• Ethical Fashion: Part 6, Made in the USA and What it Really Means

    Posted: Apr 09 2018

                   Whether you consider yourself to be a patriot or not, you probably agree that the phrase “Made in the USA” is a positive one, and often implies higher quality, attention to detail, and overall integrity. I remember the surprise I felt in the early years of running Ember (in the Heights) when I would unwrap a new garment and see the Made In USA tag. Admittedly, it never occurred to me to ask questions until several years later, as I assumed this catch phrase could be nothing but a great selling point for my product. As I’ve said numerous times, though, the declining quality of fabrics, combined with the increasingly shoddy construction I was seeing failed to add up to anything encouraging in my book. I began an investigation into what Made in the USA actually means these days. There are 3 main...

  • Ethical Fashion: Part 5, The Plight of Global Garment Workers

    Posted: Apr 02 2018

                                      (Photo Fashion Revolution, Facebook)         “Who made my clothes?” It’s a simple question, but one that we seldom ask. Even less often, can we actually find the answer. When you picture the factory floor where your favorite top was produced, can you connect with an image of the (most likely) woman who cut and sewed it? What was she paid? Why is she there? Where does she live? Is she supporting a family? Is she comfortable? And finally, is she safe? In 2013, the fashion world gained international attention following the tragic collapse of a prominent garment factory in Bangladesh. The Rana Plaza Building in Dhaka, Bangladesh was built with substandard materials and its owner had a history of blatant disregard for maintaining safety codes.  Consequently, the structure of the...

  • Ethical Fashion: Part 4, The Dirty Truth

    Posted: Mar 12 2018

      Okay, it’s time to talk some trash, and I mean unbelievable, incomprehensible, mind-blowing truths about garbage. Until very recently, the fashion industry has been pegged as the second largest polluting industry on the planet. However, after a recent, behemoth of an analysis conducted by The Global Fashion Agenda the fashion industry now ranks as the 5th most polluting, from strictly a carbon-emissions standpoint. It’s worth noting that the study didn’t factor in the devastating effects of water pollution from factories world-wide, for some reason. This post will vary from my others in that I am not going to put any personal spin on the piece. The stats will speak for themselves and there isn’t much I can say to intensify or detract from their truths. I will say that if you want to stay in the know when it comes to uncovering the facts about the environmental impact of...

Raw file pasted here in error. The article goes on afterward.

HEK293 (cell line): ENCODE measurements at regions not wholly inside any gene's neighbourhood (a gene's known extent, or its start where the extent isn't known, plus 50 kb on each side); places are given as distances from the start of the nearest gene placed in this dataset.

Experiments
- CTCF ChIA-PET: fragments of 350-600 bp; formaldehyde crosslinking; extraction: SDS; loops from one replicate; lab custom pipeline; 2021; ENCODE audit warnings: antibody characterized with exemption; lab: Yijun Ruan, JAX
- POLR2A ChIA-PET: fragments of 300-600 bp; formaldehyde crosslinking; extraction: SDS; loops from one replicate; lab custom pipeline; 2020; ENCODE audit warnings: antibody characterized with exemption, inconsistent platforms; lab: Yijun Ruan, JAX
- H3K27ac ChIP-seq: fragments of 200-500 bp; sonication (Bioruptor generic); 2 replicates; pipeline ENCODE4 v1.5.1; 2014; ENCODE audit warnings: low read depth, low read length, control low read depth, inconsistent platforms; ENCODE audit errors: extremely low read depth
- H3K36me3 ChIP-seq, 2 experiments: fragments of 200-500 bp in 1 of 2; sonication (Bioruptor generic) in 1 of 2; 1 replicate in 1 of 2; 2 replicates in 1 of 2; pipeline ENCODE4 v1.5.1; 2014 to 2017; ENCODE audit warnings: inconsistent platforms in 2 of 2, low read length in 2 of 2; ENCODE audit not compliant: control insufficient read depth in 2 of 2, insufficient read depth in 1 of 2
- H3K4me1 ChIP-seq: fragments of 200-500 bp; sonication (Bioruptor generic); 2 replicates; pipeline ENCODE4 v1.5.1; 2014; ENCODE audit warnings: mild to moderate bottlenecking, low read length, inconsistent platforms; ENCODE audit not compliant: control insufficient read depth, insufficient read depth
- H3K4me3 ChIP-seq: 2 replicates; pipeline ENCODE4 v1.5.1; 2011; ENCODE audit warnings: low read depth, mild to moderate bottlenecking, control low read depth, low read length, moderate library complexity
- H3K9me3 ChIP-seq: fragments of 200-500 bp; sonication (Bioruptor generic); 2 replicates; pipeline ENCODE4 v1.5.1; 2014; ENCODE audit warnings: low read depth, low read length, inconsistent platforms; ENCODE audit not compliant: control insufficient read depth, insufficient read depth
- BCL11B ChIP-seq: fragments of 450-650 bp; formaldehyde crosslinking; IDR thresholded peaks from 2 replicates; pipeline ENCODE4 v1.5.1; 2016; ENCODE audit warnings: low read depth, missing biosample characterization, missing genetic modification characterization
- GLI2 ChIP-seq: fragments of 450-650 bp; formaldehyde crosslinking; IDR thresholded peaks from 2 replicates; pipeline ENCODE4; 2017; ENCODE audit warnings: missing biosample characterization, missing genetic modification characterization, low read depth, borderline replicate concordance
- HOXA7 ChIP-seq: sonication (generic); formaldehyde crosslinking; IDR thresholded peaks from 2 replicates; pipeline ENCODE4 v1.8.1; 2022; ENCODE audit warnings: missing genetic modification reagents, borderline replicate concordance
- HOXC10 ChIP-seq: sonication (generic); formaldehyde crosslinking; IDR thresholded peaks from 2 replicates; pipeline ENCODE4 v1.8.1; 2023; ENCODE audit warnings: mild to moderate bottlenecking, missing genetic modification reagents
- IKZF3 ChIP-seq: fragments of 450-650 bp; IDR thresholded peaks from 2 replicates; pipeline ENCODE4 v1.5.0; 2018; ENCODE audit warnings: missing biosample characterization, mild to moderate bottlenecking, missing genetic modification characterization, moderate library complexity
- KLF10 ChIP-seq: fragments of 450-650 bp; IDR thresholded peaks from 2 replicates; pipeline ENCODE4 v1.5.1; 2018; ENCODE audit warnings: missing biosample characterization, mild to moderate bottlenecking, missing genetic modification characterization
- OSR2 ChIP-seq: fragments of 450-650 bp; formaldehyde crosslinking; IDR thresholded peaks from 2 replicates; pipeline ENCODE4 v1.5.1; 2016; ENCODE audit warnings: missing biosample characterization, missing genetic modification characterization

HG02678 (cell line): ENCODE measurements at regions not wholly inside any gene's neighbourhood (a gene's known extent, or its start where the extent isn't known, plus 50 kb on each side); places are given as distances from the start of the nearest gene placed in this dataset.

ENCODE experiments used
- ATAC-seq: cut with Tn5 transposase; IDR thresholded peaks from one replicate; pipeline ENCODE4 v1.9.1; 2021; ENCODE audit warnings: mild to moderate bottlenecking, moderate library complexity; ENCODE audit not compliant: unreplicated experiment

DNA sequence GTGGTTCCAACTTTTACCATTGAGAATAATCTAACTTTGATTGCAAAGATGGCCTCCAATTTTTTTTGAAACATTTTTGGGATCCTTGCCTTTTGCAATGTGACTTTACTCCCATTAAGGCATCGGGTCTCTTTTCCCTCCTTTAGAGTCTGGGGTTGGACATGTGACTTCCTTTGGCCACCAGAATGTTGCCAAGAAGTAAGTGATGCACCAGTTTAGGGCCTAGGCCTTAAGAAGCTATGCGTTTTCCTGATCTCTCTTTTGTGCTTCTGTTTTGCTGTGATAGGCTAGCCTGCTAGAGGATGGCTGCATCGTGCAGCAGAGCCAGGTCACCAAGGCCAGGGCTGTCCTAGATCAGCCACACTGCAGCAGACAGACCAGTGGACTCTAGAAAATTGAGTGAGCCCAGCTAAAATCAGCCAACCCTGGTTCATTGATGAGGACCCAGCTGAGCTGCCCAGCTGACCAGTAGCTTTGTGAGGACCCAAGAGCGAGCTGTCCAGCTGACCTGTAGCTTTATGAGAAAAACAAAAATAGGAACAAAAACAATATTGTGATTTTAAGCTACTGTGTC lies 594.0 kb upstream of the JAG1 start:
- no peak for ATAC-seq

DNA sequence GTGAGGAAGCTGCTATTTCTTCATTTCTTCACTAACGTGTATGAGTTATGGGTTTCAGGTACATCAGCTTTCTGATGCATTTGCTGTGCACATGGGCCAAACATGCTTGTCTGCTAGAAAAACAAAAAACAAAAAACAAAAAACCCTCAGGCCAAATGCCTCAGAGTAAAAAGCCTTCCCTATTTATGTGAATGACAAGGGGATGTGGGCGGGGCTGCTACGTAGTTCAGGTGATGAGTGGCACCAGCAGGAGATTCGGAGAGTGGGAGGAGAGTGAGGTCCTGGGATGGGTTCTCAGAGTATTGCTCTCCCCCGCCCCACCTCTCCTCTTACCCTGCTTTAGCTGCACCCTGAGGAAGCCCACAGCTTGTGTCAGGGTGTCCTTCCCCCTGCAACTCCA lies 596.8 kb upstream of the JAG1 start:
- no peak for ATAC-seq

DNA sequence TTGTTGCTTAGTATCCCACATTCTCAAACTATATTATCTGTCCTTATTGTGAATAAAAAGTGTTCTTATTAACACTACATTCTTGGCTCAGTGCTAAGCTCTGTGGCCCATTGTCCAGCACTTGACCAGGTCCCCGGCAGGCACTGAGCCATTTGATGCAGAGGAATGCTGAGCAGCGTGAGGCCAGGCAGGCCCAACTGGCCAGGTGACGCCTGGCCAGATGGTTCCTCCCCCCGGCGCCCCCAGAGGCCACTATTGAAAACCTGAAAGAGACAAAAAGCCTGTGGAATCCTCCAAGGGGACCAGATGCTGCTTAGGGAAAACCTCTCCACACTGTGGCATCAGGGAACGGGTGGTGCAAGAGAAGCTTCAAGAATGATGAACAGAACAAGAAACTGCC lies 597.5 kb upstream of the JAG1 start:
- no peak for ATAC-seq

• Ethical Fashion: Part 3, The Evolving Psychology of American Shopper

    Posted: Mar 06 2018

              Do you remember when shopping was a big deal? In the 90’s, my family would go twice a year to visit the “big city”, which was Little Rock, AR. Most likely this visit coincided with the first Razorback home football game of the year. We would spend hours at the mall stocking my brother’s and my fall wardrobes at Gap, Banana Republic, Express, and the Limited. I remember the smell of cookies baking in the food court, the sounds of the arcade, and seeing the turning leaves through the skylights. These are good memories. Ironically, the 90s were a pivotal point in the US garment industry and what we didn’t realize is that things were rapidly changing in the way fashion was being produced and sold. This, in turn, would have a major impact on the way we all would begin shopping. But first, let...

  • Ethical Fashion: Part 2, The Rise of Fast Fashion

    Posted: Feb 26 2018

           Fast Fashion is a phenomenon that has completely revolutionized the garment industry within the past 10 years.  Until recently, the world of fashion has traditionally followed a 2-4 season cycle. Fast fashion, by contrast, has accelerated this cycle to a break-neck speed in which new product hits the floor constantly, at a whopping 50 cycles per year.  Zara, the Spanish retailer, was the first to introduce this process and totally blow everyone’s minds. Not only were they designing, producing, and distributing product at a fraction of the conventional speed, they were doing it cheaply and beautifully. Sounds like a huge step forward in retail commerce, does it not? Beautiful clothes, low prices, lightning fast turnover and presentation of new styles--what’s not to love about this? Let me answer with a question: What do you think of fast food, how it has impacted our lives, our environment, and...